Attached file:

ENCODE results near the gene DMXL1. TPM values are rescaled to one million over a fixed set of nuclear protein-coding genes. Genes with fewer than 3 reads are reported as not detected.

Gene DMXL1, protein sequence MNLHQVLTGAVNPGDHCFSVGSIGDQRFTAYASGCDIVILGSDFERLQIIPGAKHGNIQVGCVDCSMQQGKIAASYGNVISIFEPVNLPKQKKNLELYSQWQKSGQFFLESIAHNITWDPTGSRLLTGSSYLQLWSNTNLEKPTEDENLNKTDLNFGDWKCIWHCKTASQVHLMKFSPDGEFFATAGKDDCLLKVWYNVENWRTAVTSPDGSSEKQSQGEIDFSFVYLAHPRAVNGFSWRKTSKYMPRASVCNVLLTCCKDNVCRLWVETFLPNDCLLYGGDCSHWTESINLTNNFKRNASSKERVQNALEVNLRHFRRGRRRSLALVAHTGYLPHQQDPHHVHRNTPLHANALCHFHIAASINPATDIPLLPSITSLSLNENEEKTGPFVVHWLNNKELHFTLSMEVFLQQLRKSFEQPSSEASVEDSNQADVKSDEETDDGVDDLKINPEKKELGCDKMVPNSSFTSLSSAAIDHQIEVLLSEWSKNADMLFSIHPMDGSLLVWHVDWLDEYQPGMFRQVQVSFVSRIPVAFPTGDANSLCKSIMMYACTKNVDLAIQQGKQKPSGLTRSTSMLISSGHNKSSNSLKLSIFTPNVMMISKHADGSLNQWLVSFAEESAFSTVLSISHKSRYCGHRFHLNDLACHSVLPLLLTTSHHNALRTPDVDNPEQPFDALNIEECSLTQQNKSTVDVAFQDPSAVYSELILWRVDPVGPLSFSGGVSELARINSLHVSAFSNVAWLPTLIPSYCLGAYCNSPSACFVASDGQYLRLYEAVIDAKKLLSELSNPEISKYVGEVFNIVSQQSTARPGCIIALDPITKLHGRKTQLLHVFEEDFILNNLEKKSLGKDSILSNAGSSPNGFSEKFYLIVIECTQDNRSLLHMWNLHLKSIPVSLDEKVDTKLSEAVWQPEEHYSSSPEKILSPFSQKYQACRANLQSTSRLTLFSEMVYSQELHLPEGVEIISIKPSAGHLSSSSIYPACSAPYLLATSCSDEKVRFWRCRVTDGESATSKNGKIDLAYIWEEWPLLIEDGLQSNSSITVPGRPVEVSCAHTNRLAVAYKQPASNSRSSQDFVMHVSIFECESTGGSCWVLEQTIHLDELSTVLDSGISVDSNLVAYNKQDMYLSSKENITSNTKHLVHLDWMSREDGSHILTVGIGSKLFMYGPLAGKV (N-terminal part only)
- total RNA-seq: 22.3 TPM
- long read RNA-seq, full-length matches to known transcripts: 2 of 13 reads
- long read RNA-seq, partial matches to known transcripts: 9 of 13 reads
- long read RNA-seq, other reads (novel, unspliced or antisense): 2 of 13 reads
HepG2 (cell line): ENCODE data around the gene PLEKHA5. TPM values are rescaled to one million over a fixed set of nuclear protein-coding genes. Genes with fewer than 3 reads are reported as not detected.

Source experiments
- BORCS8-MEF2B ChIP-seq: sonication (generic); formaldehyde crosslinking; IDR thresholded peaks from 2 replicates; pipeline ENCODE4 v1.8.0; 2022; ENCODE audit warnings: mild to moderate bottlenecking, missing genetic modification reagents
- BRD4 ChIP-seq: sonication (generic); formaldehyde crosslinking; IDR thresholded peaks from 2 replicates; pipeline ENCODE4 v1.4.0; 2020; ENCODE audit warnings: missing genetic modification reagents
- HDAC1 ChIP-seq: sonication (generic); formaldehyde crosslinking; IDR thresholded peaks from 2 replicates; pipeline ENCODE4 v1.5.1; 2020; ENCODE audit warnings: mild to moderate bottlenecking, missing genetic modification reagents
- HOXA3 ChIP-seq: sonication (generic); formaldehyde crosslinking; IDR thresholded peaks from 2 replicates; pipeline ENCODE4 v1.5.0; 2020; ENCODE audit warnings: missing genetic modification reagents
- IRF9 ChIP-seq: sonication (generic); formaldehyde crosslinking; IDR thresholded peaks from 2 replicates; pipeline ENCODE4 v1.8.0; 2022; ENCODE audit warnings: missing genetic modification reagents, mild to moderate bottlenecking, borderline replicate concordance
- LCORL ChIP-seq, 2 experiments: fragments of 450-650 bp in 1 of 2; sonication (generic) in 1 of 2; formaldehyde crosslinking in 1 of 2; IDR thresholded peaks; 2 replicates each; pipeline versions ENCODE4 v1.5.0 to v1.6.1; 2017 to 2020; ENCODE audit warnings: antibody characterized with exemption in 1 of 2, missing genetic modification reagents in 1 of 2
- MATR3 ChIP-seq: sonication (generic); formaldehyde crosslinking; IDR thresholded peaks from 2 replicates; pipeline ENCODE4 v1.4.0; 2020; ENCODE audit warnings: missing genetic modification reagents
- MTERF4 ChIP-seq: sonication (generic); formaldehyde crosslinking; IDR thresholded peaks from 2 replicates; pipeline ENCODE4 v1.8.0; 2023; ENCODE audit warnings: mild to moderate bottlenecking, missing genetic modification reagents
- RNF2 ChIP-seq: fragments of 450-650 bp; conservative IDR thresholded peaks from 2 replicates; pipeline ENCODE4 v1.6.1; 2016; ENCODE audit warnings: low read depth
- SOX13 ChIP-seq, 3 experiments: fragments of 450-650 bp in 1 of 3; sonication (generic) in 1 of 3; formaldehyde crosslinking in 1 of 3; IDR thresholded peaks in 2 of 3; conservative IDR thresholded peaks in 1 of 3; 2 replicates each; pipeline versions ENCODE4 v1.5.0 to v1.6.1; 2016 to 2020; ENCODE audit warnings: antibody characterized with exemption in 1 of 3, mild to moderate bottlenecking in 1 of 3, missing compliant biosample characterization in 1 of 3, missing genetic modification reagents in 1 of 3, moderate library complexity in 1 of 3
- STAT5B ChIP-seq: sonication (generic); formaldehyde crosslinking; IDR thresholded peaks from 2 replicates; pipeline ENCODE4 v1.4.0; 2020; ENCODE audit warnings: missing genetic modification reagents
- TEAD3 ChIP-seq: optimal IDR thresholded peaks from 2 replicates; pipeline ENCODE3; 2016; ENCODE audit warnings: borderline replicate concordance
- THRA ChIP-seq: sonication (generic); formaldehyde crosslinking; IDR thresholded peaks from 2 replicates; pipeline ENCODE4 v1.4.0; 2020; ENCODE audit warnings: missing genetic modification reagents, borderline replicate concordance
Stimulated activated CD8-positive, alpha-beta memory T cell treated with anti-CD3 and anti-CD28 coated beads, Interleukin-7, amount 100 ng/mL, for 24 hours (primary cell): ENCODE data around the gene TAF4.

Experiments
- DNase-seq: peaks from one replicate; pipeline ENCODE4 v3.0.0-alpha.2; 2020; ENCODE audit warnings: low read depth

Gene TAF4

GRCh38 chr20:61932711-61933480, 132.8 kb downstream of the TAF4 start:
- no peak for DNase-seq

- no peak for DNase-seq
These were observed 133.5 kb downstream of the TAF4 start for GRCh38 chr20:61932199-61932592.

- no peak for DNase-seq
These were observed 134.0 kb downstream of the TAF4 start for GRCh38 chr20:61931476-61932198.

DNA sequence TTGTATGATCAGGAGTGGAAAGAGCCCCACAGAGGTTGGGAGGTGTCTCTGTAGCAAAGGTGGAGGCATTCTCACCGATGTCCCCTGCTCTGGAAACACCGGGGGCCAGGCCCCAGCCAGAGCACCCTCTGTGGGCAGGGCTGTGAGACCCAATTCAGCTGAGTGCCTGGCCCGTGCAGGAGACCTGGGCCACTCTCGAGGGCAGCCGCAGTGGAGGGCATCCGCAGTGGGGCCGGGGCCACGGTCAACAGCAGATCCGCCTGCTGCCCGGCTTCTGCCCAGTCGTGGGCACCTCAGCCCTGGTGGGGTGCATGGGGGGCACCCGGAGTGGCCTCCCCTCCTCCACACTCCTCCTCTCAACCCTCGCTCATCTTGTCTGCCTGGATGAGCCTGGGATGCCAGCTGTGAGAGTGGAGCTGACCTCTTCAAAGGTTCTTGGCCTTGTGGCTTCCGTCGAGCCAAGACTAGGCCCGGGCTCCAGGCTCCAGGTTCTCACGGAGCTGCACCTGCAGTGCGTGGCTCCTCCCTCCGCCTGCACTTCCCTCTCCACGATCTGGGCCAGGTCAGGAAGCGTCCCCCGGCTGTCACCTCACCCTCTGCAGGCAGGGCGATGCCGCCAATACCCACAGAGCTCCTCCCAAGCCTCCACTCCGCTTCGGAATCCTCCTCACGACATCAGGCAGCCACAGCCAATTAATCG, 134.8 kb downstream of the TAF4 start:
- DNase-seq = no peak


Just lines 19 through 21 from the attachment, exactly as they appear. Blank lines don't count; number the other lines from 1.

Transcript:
- STAT5B ChIP-seq: sonication (generic); formaldehyde crosslinking; IDR thresholded peaks from 2 replicates; pipeline ENCODE4 v1.4.0; 2020; ENCODE audit warnings: missing genetic modification reagents
- TEAD3 ChIP-seq: optimal IDR thresholded peaks from 2 replicates; pipeline ENCODE3; 2016; ENCODE audit warnings: borderline replicate concordance
- THRA ChIP-seq: sonication (generic); formaldehyde crosslinking; IDR thresholded peaks from 2 replicates; pipeline ENCODE4 v1.4.0; 2020; ENCODE audit warnings: missing genetic modification reagents, borderline replicate concordance